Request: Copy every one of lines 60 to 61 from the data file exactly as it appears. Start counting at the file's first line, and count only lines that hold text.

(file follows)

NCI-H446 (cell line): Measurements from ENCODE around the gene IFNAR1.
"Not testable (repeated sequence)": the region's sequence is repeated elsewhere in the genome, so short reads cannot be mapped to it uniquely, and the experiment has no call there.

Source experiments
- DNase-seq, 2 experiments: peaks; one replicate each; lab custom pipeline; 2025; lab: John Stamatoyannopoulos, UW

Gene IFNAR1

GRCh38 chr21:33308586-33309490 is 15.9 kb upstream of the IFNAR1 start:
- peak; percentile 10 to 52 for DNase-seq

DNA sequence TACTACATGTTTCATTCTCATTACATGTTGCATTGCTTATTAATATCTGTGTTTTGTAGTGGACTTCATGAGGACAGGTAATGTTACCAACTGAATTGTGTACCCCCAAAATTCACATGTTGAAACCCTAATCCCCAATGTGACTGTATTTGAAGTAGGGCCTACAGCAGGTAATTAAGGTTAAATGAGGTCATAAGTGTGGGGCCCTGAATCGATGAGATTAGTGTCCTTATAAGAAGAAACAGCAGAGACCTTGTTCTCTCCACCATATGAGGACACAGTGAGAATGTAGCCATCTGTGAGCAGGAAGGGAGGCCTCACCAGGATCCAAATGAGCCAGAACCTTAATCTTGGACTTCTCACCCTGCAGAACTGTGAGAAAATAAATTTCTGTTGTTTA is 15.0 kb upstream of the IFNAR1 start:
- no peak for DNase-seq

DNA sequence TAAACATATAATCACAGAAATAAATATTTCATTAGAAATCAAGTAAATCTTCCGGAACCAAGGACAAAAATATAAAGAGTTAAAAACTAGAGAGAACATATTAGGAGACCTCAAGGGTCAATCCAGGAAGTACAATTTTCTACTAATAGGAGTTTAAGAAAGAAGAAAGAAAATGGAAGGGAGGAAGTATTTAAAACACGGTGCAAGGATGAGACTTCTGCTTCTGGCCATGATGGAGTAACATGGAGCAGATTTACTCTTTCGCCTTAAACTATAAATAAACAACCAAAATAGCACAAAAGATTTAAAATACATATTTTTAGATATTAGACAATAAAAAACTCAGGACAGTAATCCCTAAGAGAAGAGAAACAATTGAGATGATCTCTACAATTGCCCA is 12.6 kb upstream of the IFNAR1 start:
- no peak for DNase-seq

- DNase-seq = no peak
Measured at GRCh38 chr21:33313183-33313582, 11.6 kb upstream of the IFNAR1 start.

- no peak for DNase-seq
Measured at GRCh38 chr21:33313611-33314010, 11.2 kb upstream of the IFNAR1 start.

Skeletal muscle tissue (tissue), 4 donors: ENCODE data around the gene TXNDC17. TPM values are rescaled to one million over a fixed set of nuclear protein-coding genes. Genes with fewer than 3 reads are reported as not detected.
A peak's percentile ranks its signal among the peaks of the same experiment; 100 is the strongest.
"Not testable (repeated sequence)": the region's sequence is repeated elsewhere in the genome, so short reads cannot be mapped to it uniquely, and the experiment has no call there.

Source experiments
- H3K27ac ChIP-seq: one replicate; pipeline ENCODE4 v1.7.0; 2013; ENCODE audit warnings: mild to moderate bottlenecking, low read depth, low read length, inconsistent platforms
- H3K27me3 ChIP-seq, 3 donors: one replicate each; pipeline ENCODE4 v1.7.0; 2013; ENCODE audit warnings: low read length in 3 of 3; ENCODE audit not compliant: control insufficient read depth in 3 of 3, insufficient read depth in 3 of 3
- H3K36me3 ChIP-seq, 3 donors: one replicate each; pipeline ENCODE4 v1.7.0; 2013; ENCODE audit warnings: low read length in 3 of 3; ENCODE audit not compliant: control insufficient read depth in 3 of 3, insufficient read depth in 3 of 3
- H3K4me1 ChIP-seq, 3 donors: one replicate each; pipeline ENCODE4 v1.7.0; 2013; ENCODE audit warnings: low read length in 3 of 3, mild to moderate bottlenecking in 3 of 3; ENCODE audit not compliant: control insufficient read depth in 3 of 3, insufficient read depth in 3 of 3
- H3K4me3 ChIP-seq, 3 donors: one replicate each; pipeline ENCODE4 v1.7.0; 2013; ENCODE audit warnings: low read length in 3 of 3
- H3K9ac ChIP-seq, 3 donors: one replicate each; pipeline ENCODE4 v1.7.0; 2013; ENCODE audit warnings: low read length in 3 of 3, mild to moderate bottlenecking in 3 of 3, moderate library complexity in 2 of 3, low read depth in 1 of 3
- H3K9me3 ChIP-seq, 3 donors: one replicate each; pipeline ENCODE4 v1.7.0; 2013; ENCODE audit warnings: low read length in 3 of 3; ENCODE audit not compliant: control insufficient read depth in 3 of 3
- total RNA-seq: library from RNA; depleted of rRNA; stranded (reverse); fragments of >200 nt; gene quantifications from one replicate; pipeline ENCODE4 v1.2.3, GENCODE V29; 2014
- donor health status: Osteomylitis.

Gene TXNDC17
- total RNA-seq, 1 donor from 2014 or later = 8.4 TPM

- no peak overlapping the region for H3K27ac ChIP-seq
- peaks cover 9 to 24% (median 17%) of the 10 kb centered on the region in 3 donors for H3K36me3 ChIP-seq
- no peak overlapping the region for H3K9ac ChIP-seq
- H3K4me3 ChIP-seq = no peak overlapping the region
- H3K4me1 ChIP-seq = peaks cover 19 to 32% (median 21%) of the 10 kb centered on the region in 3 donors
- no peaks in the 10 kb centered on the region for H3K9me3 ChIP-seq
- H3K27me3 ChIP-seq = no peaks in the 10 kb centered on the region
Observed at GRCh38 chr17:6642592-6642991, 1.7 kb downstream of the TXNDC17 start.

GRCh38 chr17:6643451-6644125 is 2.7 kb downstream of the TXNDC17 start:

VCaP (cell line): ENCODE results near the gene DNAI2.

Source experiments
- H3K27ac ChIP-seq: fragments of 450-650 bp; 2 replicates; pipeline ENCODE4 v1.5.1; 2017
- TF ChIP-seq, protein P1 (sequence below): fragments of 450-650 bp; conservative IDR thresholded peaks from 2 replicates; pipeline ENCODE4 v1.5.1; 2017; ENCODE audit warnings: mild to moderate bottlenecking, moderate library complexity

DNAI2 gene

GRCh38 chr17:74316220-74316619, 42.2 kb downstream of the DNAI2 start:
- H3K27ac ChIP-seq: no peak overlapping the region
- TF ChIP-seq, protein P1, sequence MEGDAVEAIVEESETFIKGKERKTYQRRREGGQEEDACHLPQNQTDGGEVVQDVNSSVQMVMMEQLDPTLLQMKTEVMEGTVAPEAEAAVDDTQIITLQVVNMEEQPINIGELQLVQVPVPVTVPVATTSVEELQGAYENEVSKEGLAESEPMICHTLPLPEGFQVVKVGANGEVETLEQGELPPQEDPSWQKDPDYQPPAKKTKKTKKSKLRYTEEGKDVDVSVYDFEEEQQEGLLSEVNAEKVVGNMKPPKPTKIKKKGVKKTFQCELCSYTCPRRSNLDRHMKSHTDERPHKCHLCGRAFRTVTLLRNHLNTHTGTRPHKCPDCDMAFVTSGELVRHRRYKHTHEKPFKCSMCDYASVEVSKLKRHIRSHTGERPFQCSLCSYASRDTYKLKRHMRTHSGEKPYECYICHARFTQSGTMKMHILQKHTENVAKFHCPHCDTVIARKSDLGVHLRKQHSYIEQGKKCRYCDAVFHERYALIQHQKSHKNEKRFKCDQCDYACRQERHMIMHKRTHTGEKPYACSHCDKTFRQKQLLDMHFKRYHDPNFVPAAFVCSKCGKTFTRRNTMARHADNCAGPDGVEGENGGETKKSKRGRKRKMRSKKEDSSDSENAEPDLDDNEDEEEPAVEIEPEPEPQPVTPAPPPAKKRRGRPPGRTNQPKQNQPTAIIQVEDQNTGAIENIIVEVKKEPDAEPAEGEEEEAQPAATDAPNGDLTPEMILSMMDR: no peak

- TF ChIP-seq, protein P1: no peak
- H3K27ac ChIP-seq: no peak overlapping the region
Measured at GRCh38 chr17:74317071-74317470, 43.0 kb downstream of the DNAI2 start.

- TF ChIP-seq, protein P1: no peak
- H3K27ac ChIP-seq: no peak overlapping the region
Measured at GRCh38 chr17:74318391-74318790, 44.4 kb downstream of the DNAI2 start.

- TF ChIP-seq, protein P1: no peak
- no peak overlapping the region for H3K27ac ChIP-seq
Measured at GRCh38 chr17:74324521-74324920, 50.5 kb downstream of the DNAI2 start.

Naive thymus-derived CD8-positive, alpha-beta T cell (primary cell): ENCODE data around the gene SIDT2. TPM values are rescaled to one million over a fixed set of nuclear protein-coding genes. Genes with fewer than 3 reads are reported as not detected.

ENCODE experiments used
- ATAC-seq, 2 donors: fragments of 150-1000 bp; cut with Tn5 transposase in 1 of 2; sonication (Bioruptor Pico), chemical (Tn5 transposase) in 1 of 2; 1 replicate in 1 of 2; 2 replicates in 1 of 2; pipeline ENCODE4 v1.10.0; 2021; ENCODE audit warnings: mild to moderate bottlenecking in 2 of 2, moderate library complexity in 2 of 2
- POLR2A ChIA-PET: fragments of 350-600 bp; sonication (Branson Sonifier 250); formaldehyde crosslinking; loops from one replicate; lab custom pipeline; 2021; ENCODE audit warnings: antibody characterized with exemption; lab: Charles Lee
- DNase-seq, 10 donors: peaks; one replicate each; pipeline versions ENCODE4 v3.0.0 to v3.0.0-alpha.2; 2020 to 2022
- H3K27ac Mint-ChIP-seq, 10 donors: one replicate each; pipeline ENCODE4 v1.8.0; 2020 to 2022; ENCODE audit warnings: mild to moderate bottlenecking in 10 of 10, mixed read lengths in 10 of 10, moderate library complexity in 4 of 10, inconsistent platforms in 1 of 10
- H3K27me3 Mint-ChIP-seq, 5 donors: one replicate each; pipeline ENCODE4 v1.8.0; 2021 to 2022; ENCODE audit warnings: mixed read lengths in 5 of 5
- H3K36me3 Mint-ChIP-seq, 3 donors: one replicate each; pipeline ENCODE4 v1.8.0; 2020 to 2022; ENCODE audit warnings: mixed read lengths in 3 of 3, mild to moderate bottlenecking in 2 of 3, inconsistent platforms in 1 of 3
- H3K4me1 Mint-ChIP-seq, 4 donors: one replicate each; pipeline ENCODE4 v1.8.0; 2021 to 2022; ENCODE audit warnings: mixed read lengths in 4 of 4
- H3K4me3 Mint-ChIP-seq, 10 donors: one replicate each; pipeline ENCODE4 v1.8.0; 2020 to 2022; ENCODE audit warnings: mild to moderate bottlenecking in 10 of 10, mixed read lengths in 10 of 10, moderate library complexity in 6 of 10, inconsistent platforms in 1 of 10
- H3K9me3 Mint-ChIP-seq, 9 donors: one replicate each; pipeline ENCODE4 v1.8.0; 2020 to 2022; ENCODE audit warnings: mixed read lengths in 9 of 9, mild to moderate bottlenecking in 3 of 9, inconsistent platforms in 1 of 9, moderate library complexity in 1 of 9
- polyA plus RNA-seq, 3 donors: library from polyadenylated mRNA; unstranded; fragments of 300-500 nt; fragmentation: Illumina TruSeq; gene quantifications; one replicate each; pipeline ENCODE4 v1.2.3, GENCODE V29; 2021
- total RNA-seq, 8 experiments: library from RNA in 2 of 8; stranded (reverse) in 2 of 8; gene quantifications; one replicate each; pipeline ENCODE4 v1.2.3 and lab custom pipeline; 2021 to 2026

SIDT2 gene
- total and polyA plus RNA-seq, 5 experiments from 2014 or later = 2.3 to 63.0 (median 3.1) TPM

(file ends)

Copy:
- POLR2A ChIA-PET: fragments of 350-600 bp; sonication (Branson Sonifier 250); formaldehyde crosslinking; loops from one replicate; lab custom pipeline; 2021; ENCODE audit warnings: antibody characterized with exemption; lab: Charles Lee
- DNase-seq, 10 donors: peaks; one replicate each; pipeline versions ENCODE4 v3.0.0 to v3.0.0-alpha.2; 2020 to 2022